MARQUETTE PARK — Early one recent Saturday morning, Donald Miller left his Englewood home and walked to Marquette Park to partake in one of his oldest hobbies: fishing.
“I’ve caught some nice fish right at this spot, man,” Miller, 54, said from a sandy patch on the north side of Marquette Park’s lagoon. “I feel good about today. If they bite, I’m going to catch it.”
Thanks to the Chicago Park District’s lagoons, as well as spots on the Chicago River, Lake Michigan and the Lake Calumet region, generations of Chicagoans have lived lives as urban fishing enthusiasts, often without access to anything but public transportation, like Miller.
With summer's arrival and with help from the state, now is the perfect time to revisit an old pastime or take up a new hobby.
Of the 19 man-made lagoons in Chicago parks, 12 either have naturally occurring fish populations or are stocked regularly, according to the park district’s website.
The ones that need stocking just received fish in early June, said Steve Palmisano, co-owner of Henry’s Sports and Bait and an expert on urban fishing.
So strike while the iron is hot, Palmisano said. Even though there is a four-fish catch limit, Palmisano said demand can sometimes exceed supply.
“When they know the fish are there, everyone tells everyone,” he said. “They can go pretty fast.”
The city’s lagoons naturally contain bluegill and bass, but Palmisano said the state will generally stock the lagoons with channel catfish once early in the season and then another couple times throughout the summer.
“You’d be surprised what you can catch at some of these places,” Palmisano said.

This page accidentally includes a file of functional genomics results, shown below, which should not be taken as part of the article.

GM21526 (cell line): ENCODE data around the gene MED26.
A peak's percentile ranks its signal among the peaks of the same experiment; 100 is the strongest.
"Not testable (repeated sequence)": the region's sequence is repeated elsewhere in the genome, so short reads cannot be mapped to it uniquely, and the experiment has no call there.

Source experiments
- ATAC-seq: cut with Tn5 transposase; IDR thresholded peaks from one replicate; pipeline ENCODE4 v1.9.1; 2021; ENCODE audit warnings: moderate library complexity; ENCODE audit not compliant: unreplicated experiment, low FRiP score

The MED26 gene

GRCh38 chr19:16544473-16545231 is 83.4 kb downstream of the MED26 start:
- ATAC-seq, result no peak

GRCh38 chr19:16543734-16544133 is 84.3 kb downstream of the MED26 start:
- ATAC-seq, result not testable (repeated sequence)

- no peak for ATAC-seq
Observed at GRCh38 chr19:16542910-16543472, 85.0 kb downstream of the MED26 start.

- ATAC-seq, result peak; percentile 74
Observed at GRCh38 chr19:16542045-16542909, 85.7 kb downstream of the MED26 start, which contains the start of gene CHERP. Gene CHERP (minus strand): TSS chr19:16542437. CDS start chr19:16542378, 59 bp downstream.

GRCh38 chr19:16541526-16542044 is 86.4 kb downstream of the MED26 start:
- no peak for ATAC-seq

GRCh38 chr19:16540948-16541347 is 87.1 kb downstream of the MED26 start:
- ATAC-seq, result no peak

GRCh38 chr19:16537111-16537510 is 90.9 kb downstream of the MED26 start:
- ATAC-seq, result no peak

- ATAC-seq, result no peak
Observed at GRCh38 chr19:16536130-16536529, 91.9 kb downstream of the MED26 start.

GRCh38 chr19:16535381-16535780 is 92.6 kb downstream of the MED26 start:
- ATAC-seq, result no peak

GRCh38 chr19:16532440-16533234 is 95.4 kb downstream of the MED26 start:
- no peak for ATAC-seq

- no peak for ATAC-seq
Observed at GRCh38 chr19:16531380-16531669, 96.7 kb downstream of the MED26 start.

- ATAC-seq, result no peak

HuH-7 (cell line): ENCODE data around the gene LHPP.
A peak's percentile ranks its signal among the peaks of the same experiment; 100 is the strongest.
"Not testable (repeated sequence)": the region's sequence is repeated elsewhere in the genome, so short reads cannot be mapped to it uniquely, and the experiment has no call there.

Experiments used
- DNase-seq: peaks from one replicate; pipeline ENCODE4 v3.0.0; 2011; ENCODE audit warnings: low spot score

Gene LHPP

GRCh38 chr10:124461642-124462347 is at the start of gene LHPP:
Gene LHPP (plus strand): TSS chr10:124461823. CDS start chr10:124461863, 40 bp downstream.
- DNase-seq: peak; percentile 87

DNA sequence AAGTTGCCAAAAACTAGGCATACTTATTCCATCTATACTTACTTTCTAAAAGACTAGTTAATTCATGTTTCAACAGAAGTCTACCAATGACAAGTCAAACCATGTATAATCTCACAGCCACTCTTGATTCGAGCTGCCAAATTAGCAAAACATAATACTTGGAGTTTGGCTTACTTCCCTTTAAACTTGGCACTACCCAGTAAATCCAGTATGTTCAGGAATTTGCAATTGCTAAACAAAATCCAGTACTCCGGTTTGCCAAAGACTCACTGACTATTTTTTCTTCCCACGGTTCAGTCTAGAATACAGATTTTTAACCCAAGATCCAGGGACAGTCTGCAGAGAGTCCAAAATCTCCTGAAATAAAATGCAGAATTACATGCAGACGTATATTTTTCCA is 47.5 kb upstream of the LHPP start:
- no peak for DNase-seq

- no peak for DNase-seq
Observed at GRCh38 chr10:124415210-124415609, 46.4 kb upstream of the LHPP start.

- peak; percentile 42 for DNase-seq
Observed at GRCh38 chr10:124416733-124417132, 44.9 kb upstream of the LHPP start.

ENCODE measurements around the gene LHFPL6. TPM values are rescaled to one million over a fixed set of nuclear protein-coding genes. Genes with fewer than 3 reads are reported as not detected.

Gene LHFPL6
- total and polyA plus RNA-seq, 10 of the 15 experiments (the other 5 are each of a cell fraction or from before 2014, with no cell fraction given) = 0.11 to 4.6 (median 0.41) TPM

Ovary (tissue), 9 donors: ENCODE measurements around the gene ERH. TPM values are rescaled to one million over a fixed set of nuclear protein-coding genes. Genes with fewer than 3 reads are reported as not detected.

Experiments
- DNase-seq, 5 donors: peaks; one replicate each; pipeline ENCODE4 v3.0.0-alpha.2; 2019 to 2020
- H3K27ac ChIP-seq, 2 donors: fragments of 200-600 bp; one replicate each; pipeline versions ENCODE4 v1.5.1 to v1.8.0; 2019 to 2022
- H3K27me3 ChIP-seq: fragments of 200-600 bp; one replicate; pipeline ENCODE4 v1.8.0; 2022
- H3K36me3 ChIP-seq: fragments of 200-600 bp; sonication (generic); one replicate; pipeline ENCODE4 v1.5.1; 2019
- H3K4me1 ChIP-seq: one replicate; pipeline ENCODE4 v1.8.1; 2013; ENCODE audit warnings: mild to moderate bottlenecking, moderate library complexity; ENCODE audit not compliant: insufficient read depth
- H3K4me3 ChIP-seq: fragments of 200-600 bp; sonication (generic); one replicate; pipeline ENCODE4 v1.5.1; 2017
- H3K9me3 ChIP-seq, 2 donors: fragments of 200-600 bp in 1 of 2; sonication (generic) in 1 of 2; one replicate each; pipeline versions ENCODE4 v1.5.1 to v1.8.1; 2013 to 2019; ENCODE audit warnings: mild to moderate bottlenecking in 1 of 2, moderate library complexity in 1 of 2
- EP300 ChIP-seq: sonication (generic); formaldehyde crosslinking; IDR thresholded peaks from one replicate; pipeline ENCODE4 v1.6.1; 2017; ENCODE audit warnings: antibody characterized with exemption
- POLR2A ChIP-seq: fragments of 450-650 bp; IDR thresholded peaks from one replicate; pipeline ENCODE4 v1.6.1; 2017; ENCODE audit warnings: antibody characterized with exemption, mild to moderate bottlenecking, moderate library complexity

Getting outfitted for a fishing trip is easy and cheap enough. At Henry’s bait shop, 3130 S. Canal St. in Bridgeport, Palmisano said you can get all the essentials at any price, starting around $30 and sometimes going well past $300, he said.
Here's what you’d need to start fishing in Chicago:
• Fishing license. You can get one at Henry’s and a number of other vendors elsewhere throughout the city. Bring an identification card, $15 and know your Social Security number, and Henry’s can provide a license on the spot.
• Rod and reel: Prices vary, Palmisano said.
• A tackle box and some bait: Henry’s or other bait shops can help tailor your bait and lures to the spot (lagoon, river, lake) where you plan to fish most.
• Items to make your day more enjoyable: Palmisano suggested a towel, some gloves and a bucket.
“Some sunscreen, some beverages,” he said. “Things you need to enjoy the outdoors.”
Standing on a concrete block built into the lagoon at Marquette Park, Miller tended to one of his poles while the other leaned against an iron post.
A bell attached to the pole resting on the post began to ring. Then it stopped. The fish didn’t get hooked. As someone who's been fishing since age 12, Miller knows how this goes.
“If you got no patience, you’re not a fisherman,” he said.
Besides, both Miller and Palmisano said catching fish is beside the point.
The point, really, is to experience nature and get a little peace and quiet in an urban environment.
“Peace of mind,” Miller said when asked why he goes fishing twice a week. “No one to bug you, and you only meet nice people out here.”
Not only are the fisherman nice, they’re as diverse as the city itself, Palmisano said.
“You see all backgrounds and ages,” he said. “That’s the beauty of fishing, anybody can do it.”
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